Of the twenty ‘neighbours’ who had been smoked out of the steeple, twelve (all males, named in Malbon’s account) were killed on the spot and many of the remaining eight badly wounded. They seem to have been cut down at the base of the tower, and thus within the church itself. By 26 December Lord Byron, royalist commander in Chester, was crowing to the Marquis of Newcastle:

‘the Rebels had possessed themselves of a Church at Bartumley, but wee presently beat them forth of it, and put them all to the sword; which I finde to be the best way to proceed with these kind of people, for mercy to them is cruelty.’

Malbon’s account, largely followed by Burghall, portrays the event as a completely unprovoked and unlawful attack upon villagers who had surrendered at Connaught’s promise of quarter. Other accounts, however, suggest that the sequence of events may have been rather different. In a letter of 9 January, John Byron claimed that the royalists had initially issued a summons to the men inside the church but that it had been refused. Only then did the royalists attack and capture the church, possibly having to fight their way in. Although in the civil war quarter was usually then given at that point, there was no legal obligation to spare defenders who had spurned a formal summons and had pushed the issue to violence and bloodshed. Although very unusual, the capture of Barthomley church was not the only occasion during the civil wars when, in such circumstances, the attacking force proceeded to put the defending force to the sword. Some historians have suggested an alternative sequence of events to explain the bloodletting – that having initially agreed to surrender on offer of quarter, one of the villagers wounded or killed a royalist soldier, thus negating the agreement and provoking what followed.

Whatever the exact sequence of events at Barthomley church on 23 December 1643, the killings became notorious. Eleven years later, at the Chester assizes of October 1654, vengeance was exacted. John Connaught, formerly a royalist major, was tried for his life. Although he was charged with murdering ‘several persons’ in the church, the trial focussed on the death of just one of them, John Fowler. The jury heard that Connaught, with a battleaxe (valued at 6d) in his right hand, had caught hold of Fowler and struck him on the left side of his head, inflicting a wound which, though only one inch long and one inch deep, was instantly fatal. The jurors found the case proved, Connaught offered nothing in mitigation and John Bradshaw, who five years before had presided over the king’s trial, passed sentence of death. Connaught was hanged at Boughton, on the outskirts of Chester, on the aftemoon of Tuesday 17 October 1654. According to the diarist, Henry Newcome, he went to the scaffold protesting his innocence:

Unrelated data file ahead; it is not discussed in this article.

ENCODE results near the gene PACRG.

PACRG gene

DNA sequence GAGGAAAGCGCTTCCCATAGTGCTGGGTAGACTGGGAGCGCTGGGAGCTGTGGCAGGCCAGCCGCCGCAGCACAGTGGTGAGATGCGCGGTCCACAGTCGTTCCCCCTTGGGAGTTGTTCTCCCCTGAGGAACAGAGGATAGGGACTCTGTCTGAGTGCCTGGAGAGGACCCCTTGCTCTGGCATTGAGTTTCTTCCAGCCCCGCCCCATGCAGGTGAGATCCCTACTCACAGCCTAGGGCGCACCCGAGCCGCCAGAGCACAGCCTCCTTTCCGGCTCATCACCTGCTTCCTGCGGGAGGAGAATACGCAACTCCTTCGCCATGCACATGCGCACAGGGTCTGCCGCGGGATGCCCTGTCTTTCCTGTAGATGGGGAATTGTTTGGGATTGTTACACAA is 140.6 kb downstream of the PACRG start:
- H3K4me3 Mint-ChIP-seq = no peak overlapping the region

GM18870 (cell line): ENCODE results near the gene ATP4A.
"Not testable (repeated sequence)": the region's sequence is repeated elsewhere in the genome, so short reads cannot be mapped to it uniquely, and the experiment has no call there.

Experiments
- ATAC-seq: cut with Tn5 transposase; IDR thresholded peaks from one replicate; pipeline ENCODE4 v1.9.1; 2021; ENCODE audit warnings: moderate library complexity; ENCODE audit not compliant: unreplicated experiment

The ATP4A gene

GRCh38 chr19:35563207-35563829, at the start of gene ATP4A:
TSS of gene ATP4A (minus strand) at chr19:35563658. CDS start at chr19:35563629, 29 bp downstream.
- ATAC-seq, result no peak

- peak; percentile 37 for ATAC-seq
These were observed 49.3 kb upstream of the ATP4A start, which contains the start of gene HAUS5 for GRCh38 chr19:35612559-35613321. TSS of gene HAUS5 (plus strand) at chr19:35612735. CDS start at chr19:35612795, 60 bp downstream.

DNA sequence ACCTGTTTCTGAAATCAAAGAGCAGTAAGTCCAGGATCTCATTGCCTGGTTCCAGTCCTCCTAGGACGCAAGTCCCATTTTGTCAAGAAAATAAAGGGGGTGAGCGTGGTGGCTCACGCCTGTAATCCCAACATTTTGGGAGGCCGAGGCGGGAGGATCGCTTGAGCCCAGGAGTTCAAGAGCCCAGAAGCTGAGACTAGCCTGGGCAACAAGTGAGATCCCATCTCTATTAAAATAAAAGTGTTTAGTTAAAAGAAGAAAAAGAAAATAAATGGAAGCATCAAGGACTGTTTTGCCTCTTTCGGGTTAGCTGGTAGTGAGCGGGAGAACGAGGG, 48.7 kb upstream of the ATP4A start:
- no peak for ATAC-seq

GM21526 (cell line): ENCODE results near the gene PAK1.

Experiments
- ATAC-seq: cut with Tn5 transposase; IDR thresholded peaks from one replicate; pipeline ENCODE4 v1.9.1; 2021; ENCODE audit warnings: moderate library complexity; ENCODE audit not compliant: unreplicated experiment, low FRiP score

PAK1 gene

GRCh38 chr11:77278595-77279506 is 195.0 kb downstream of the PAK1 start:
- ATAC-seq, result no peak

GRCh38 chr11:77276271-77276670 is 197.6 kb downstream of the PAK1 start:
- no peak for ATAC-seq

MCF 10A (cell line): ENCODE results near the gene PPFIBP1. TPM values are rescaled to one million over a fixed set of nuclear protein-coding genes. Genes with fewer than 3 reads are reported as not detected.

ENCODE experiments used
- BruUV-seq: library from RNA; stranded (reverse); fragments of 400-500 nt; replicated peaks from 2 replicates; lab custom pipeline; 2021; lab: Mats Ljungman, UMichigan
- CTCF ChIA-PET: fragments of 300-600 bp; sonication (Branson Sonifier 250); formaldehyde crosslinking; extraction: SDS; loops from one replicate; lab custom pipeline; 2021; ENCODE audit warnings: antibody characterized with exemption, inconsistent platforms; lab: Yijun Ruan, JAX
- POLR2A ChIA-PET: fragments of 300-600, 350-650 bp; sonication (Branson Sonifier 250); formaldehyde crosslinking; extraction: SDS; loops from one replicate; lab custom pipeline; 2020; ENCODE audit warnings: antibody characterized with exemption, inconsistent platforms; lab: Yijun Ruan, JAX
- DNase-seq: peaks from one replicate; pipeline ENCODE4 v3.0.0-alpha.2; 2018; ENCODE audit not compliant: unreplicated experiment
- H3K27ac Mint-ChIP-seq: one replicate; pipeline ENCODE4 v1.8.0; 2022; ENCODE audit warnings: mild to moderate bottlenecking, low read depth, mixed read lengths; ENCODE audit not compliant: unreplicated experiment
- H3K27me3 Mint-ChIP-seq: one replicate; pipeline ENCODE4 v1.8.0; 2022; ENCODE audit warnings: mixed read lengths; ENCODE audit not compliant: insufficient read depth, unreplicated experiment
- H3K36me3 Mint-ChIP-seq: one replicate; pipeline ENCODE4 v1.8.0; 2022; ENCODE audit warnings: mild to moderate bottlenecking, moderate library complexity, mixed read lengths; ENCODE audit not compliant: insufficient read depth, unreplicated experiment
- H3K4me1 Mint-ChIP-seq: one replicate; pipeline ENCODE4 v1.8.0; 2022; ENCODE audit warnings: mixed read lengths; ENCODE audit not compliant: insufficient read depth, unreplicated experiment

‘The matters he died for were clearly proved, and yet he seemed to take a great glory in his innocency, and would freely tell of his other sins, as gaming, drinking, nay
conjuring, which were some of them not known, and yet would stand in the denial of a thing that was proved.’

It is now hard to believe that this attractive church in its quiet rural setting once witnessed such horrors as those of Christmas-time 1643. St Bertoline’s is still in regular use for services. It is in good condition and is well kept. It stands amidst an equally interesting churchyard, and an unusual number of well preserved early eighteenth century gravestones – a handful date from the latter half of the seventeenth century – are now laid to form a path around the outside walls of the church. St Bertoline’s itself is generally unlocked and open to visitors during the day. Sadly, because of the threat of vandalism, the Crewe chapel is normally locked, though a notice directs visitors to the adjoining modern rectory, where the key may be sought.

By Dr Peter Gaunt.